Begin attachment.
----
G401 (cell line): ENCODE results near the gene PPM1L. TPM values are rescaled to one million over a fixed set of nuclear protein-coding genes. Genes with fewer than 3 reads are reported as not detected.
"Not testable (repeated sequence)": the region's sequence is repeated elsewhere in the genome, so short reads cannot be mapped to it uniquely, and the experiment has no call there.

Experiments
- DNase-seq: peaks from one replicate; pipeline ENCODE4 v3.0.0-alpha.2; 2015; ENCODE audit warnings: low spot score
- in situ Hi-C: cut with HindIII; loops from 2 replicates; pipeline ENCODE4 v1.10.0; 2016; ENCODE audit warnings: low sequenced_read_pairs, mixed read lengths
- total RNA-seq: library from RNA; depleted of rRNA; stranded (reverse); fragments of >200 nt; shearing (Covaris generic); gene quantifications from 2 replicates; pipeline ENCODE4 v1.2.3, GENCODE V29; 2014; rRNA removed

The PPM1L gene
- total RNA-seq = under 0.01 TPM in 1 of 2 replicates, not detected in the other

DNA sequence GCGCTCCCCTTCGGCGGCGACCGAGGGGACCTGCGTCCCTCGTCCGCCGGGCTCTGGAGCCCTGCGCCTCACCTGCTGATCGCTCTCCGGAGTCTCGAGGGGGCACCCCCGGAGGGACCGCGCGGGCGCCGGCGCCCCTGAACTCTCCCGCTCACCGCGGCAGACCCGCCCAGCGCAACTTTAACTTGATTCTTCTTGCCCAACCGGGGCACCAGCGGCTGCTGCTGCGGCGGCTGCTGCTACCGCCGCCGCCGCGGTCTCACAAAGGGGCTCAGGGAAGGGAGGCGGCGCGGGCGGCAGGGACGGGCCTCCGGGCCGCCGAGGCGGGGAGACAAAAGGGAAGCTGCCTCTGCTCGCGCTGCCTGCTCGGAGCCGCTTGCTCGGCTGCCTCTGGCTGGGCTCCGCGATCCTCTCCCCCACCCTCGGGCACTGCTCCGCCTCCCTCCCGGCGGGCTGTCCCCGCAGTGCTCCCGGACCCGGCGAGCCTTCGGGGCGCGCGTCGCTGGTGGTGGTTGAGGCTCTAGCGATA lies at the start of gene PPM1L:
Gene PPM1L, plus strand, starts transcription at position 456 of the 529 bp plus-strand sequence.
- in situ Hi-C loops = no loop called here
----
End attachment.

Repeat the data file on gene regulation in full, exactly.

G401 (cell line): ENCODE results near the gene PPM1L. TPM values are rescaled to one million over a fixed set of nuclear protein-coding genes. Genes with fewer than 3 reads are reported as not detected.
"Not testable (repeated sequence)": the region's sequence is repeated elsewhere in the genome, so short reads cannot be mapped to it uniquely, and the experiment has no call there.

Experiments
- DNase-seq: peaks from one replicate; pipeline ENCODE4 v3.0.0-alpha.2; 2015; ENCODE audit warnings: low spot score
- in situ Hi-C: cut with HindIII; loops from 2 replicates; pipeline ENCODE4 v1.10.0; 2016; ENCODE audit warnings: low sequenced_read_pairs, mixed read lengths
- total RNA-seq: library from RNA; depleted of rRNA; stranded (reverse); fragments of >200 nt; shearing (Covaris generic); gene quantifications from 2 replicates; pipeline ENCODE4 v1.2.3, GENCODE V29; 2014; rRNA removed

The PPM1L gene
- total RNA-seq = under 0.01 TPM in 1 of 2 replicates, not detected in the other

DNA sequence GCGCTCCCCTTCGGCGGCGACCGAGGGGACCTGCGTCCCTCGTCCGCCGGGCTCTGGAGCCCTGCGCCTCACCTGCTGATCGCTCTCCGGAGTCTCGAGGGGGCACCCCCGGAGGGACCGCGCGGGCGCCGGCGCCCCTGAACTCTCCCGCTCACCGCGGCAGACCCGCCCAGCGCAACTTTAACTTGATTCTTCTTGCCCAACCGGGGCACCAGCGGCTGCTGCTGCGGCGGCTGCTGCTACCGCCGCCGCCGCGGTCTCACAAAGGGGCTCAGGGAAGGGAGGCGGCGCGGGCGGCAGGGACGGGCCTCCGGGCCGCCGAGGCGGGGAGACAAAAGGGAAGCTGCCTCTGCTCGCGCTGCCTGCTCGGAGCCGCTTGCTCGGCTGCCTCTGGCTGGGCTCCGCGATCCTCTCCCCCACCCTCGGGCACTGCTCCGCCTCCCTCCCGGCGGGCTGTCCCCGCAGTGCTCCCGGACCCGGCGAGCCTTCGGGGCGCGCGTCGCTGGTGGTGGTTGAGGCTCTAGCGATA lies at the start of gene PPM1L:
Gene PPM1L, plus strand, starts transcription at position 456 of the 529 bp plus-strand sequence.
- in situ Hi-C loops = no loop called here